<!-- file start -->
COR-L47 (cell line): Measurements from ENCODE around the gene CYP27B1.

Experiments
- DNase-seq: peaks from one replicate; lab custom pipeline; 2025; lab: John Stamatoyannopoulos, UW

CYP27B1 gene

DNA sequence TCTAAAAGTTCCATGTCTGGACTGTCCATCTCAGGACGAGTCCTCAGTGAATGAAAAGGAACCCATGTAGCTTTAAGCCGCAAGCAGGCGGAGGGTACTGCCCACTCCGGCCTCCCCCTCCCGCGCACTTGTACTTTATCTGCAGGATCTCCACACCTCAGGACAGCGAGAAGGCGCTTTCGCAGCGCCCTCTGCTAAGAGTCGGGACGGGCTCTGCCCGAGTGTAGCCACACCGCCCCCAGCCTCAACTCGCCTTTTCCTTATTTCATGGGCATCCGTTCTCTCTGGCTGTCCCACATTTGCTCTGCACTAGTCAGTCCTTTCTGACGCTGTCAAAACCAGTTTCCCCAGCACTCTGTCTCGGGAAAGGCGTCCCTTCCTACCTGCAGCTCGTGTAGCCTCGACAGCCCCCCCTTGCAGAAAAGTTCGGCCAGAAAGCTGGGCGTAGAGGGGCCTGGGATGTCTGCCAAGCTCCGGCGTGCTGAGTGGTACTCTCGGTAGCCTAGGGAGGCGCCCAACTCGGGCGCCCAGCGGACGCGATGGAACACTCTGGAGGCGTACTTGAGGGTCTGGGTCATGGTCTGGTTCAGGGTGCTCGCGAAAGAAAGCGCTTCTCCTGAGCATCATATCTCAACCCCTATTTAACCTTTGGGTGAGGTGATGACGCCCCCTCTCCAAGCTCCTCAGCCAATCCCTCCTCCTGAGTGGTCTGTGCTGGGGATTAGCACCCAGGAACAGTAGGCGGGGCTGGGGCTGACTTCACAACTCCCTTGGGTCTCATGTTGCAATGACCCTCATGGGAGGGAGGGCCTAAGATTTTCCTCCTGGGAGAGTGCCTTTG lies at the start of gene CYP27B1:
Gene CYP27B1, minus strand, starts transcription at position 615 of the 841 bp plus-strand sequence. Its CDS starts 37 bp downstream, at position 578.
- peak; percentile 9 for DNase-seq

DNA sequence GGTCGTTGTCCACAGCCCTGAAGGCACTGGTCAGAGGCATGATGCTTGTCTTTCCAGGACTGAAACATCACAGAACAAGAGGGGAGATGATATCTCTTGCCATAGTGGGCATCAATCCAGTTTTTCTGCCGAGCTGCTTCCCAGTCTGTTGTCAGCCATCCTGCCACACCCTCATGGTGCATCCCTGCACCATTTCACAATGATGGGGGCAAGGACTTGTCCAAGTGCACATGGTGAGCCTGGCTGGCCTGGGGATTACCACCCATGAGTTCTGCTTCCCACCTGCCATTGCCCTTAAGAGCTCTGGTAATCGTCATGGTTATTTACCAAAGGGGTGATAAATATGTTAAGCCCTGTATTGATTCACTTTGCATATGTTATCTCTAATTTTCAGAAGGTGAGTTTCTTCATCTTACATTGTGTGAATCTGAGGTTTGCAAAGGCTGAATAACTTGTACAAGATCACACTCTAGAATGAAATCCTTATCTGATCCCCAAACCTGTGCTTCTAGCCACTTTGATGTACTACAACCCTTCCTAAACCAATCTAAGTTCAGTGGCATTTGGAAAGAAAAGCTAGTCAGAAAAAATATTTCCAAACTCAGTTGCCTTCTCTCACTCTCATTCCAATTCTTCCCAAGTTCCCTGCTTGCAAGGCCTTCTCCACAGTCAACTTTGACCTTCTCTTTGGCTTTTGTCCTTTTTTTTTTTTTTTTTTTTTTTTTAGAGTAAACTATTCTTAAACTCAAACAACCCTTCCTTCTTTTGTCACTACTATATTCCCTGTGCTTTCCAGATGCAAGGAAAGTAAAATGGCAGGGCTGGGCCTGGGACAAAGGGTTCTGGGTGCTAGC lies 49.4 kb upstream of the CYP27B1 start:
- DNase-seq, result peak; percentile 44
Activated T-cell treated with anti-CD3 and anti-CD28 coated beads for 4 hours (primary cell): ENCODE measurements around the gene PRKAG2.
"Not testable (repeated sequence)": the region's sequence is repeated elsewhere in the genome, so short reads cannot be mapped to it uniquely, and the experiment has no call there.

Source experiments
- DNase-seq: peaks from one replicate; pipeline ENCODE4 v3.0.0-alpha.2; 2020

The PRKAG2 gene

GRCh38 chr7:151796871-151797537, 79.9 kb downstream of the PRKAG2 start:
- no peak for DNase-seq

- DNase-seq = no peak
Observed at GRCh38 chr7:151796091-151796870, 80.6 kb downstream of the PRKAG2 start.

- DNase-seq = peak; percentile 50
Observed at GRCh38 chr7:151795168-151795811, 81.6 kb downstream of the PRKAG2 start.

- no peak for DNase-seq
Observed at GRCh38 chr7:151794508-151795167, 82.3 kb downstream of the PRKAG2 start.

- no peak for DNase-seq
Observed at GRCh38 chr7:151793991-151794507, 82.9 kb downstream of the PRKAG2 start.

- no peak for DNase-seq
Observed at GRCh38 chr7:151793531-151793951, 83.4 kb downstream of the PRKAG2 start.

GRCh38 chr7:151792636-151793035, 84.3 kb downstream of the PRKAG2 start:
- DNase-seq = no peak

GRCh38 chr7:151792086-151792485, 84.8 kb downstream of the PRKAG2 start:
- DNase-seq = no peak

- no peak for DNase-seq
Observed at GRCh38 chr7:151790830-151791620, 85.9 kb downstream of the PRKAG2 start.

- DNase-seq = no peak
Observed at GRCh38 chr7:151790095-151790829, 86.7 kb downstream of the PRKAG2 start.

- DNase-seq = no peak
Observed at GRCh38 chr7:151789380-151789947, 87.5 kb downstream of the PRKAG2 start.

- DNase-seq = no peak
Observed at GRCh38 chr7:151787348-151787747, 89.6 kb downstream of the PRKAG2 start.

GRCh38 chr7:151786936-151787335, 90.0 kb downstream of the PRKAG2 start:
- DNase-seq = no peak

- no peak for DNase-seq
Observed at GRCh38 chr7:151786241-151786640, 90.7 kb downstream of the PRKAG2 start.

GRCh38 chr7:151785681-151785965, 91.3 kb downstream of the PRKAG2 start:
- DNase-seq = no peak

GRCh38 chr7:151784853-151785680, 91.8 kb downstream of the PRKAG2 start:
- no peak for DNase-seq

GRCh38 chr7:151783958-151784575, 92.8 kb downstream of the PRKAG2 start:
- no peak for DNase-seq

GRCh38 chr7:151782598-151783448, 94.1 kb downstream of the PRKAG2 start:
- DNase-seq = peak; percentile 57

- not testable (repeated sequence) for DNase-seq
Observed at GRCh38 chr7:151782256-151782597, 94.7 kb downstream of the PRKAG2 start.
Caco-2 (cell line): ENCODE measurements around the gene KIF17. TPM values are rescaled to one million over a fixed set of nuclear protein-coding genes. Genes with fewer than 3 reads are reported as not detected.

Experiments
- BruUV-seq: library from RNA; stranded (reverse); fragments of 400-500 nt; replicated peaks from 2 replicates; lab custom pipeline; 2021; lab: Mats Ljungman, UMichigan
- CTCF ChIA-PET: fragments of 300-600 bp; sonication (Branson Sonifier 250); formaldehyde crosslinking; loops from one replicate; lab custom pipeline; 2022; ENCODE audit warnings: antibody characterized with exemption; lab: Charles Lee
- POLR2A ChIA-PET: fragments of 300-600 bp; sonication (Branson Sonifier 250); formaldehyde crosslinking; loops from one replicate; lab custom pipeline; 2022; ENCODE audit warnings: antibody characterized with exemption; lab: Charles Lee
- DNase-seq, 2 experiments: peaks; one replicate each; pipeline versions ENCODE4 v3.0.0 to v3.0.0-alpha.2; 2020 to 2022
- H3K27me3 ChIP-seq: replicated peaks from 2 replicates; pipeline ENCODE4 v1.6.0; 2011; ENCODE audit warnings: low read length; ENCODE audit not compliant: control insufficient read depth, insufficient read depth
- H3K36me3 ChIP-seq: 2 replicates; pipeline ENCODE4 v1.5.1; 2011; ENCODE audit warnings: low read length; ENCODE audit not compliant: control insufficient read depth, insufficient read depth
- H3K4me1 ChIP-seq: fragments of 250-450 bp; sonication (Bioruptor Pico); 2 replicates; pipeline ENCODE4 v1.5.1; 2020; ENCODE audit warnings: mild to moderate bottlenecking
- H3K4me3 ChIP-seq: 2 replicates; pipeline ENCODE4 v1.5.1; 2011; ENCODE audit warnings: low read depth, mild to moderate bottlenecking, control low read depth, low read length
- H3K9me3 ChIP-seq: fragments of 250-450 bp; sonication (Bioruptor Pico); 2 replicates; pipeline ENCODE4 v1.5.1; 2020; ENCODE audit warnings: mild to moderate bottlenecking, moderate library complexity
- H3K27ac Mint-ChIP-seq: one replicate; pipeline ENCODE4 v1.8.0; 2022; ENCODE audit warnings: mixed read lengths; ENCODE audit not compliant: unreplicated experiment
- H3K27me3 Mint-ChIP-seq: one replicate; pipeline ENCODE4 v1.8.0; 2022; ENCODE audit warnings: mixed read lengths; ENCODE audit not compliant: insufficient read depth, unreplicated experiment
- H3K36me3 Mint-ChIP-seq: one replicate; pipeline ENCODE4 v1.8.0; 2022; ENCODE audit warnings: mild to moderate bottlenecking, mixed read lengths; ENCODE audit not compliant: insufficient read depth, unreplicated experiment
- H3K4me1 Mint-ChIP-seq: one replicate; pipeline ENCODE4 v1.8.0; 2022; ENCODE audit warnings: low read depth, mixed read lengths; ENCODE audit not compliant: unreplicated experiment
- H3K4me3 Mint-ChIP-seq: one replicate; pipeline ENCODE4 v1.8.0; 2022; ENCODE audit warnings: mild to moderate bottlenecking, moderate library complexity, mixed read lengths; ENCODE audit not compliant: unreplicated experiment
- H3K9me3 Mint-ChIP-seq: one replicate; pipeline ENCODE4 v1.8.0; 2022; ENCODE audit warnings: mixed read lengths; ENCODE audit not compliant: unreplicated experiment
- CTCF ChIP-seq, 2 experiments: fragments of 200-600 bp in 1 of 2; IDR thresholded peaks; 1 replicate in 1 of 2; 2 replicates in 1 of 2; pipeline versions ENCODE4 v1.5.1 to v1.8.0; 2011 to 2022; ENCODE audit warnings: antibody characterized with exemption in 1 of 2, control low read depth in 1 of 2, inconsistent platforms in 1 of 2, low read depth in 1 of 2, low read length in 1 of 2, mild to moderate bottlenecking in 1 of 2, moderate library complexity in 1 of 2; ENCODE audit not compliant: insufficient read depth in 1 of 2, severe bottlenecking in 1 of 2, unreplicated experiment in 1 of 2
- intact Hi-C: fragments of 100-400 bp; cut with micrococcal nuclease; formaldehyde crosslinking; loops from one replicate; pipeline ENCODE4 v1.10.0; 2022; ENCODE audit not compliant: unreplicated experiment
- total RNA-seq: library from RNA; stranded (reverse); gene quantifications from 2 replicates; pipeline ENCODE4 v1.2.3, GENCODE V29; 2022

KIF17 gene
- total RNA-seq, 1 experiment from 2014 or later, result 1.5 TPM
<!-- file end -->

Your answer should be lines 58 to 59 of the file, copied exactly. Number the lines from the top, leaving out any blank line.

- DNase-seq, 2 experiments: peaks; one replicate each; pipeline versions ENCODE4 v3.0.0 to v3.0.0-alpha.2; 2020 to 2022
- H3K27me3 ChIP-seq: replicated peaks from 2 replicates; pipeline ENCODE4 v1.6.0; 2011; ENCODE audit warnings: low read length; ENCODE audit not compliant: control insufficient read depth, insufficient read depth